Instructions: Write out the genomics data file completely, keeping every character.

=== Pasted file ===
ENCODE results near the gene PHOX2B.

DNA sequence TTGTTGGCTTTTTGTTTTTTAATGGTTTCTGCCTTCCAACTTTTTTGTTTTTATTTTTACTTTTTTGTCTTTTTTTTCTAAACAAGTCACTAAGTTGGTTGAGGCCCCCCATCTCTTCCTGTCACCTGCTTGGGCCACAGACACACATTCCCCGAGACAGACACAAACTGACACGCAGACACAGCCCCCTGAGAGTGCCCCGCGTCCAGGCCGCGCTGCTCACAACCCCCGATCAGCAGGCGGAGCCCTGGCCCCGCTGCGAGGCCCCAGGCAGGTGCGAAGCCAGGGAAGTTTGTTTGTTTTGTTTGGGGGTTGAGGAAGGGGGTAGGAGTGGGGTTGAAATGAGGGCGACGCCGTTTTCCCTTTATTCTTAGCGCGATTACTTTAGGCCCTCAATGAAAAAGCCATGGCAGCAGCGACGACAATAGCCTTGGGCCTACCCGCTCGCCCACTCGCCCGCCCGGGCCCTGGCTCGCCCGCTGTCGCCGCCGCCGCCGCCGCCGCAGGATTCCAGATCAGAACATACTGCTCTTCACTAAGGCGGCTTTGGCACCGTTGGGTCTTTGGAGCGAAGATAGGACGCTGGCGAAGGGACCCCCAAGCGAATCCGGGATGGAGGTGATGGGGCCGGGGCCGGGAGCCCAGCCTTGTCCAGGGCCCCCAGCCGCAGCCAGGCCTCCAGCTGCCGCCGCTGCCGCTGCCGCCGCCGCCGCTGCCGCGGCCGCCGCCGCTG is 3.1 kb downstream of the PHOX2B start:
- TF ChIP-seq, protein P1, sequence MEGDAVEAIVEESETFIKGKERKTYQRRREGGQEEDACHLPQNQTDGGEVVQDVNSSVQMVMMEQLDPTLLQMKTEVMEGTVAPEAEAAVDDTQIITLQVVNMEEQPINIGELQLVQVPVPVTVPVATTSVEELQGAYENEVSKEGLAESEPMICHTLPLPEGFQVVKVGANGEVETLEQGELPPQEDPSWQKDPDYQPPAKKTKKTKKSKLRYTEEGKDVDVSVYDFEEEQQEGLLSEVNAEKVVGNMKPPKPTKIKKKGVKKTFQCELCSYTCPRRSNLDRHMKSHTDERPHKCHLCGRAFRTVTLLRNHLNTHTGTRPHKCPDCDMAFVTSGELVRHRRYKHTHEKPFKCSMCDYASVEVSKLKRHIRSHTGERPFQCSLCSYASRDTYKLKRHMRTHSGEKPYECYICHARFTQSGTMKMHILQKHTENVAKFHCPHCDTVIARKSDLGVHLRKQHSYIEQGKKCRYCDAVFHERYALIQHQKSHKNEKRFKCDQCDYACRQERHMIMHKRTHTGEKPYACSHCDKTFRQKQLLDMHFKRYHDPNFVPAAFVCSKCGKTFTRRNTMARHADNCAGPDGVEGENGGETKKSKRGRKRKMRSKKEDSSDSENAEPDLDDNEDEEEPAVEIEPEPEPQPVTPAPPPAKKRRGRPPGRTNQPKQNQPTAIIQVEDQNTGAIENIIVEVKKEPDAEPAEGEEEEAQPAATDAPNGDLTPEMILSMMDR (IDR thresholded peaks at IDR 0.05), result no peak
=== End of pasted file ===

ENCODE results near the gene PHOX2B.

DNA sequence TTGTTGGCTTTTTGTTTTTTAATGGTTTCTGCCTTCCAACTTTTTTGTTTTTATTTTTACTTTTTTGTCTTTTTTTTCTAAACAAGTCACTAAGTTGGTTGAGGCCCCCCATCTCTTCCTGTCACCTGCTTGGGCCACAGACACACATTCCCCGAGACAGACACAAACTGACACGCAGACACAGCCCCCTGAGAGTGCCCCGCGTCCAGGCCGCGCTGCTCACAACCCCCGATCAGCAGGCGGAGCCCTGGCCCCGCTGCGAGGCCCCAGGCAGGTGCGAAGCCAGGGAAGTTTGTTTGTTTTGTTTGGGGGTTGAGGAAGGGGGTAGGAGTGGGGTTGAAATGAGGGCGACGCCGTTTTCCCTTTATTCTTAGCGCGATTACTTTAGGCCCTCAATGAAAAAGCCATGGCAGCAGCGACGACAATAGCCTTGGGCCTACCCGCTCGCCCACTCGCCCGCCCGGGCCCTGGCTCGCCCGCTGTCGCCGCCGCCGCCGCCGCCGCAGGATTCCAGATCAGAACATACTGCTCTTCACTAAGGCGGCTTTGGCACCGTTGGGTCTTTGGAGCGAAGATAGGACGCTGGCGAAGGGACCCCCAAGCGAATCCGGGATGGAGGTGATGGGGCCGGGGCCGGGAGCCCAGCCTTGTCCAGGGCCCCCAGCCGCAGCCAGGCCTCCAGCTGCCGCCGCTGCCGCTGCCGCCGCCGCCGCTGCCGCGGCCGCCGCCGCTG is 3.1 kb downstream of the PHOX2B start:
- TF ChIP-seq, protein P1, sequence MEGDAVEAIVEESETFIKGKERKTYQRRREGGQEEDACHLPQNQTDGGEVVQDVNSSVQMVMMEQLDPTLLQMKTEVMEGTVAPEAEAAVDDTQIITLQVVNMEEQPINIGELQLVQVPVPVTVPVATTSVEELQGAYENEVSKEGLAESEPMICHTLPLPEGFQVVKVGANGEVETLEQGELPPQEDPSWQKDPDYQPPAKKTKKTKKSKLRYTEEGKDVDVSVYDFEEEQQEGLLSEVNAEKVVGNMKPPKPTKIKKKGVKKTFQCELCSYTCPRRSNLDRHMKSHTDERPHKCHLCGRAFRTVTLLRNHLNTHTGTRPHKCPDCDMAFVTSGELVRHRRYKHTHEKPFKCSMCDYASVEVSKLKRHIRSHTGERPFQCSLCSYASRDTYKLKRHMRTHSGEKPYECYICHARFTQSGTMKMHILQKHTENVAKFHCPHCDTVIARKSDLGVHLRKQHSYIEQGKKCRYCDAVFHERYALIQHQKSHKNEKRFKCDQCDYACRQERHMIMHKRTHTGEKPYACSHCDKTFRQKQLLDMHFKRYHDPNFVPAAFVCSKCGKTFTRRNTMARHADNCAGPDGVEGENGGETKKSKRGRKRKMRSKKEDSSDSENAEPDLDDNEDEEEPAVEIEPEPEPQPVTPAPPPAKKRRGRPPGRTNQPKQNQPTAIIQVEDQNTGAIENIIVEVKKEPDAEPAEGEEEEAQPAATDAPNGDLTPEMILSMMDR (IDR thresholded peaks at IDR 0.05), result no peak